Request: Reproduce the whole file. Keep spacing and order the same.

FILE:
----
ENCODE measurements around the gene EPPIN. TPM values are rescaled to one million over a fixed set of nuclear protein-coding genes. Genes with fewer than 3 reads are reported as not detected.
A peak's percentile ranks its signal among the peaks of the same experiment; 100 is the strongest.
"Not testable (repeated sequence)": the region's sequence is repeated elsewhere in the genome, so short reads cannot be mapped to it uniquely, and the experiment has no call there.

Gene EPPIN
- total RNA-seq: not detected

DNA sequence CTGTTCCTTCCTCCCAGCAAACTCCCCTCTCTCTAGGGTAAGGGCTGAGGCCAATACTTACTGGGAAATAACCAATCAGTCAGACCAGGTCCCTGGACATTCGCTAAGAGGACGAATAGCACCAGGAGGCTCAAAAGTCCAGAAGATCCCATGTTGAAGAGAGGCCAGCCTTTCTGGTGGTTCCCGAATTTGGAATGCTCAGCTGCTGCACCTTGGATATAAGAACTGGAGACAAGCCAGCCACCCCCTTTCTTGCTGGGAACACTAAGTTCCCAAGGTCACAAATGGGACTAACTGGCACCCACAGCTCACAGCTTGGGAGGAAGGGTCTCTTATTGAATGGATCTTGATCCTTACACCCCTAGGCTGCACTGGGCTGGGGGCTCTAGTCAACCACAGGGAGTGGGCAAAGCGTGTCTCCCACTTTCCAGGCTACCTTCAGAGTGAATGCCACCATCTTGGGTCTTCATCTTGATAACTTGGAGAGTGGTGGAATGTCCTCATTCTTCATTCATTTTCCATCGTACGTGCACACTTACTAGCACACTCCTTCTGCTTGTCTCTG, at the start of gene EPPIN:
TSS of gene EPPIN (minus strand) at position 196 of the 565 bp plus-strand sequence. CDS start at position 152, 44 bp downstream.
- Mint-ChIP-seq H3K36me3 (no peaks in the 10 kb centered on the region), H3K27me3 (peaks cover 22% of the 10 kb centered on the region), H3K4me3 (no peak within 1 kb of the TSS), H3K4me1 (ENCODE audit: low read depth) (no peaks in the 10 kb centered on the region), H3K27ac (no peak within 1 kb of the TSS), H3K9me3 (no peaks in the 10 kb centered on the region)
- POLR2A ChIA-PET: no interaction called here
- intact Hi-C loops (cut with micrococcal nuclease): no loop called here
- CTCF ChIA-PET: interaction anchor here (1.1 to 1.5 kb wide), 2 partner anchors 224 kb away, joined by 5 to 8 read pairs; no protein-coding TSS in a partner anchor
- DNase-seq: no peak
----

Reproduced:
ENCODE measurements around the gene EPPIN. TPM values are rescaled to one million over a fixed set of nuclear protein-coding genes. Genes with fewer than 3 reads are reported as not detected.
A peak's percentile ranks its signal among the peaks of the same experiment; 100 is the strongest.
"Not testable (repeated sequence)": the region's sequence is repeated elsewhere in the genome, so short reads cannot be mapped to it uniquely, and the experiment has no call there.

Gene EPPIN
- total RNA-seq: not detected

DNA sequence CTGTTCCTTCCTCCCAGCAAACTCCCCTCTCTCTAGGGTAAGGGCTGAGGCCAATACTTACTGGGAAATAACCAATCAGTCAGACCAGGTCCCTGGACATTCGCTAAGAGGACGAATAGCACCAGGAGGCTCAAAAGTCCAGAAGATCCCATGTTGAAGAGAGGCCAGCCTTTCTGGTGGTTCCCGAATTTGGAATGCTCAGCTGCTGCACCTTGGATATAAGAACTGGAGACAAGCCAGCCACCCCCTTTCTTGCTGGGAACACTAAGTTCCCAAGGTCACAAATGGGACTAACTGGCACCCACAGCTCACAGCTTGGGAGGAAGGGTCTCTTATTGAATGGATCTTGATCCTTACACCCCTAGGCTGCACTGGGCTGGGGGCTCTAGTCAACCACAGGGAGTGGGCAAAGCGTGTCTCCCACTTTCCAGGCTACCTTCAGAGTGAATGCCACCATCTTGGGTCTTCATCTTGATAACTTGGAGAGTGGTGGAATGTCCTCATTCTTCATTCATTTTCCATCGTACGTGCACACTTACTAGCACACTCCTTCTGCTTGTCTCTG, at the start of gene EPPIN:
TSS of gene EPPIN (minus strand) at position 196 of the 565 bp plus-strand sequence. CDS start at position 152, 44 bp downstream.
- Mint-ChIP-seq H3K36me3 (no peaks in the 10 kb centered on the region), H3K27me3 (peaks cover 22% of the 10 kb centered on the region), H3K4me3 (no peak within 1 kb of the TSS), H3K4me1 (ENCODE audit: low read depth) (no peaks in the 10 kb centered on the region), H3K27ac (no peak within 1 kb of the TSS), H3K9me3 (no peaks in the 10 kb centered on the region)
- POLR2A ChIA-PET: no interaction called here
- intact Hi-C loops (cut with micrococcal nuclease): no loop called here
- CTCF ChIA-PET: interaction anchor here (1.1 to 1.5 kb wide), 2 partner anchors 224 kb away, joined by 5 to 8 read pairs; no protein-coding TSS in a partner anchor
- DNase-seq: no peak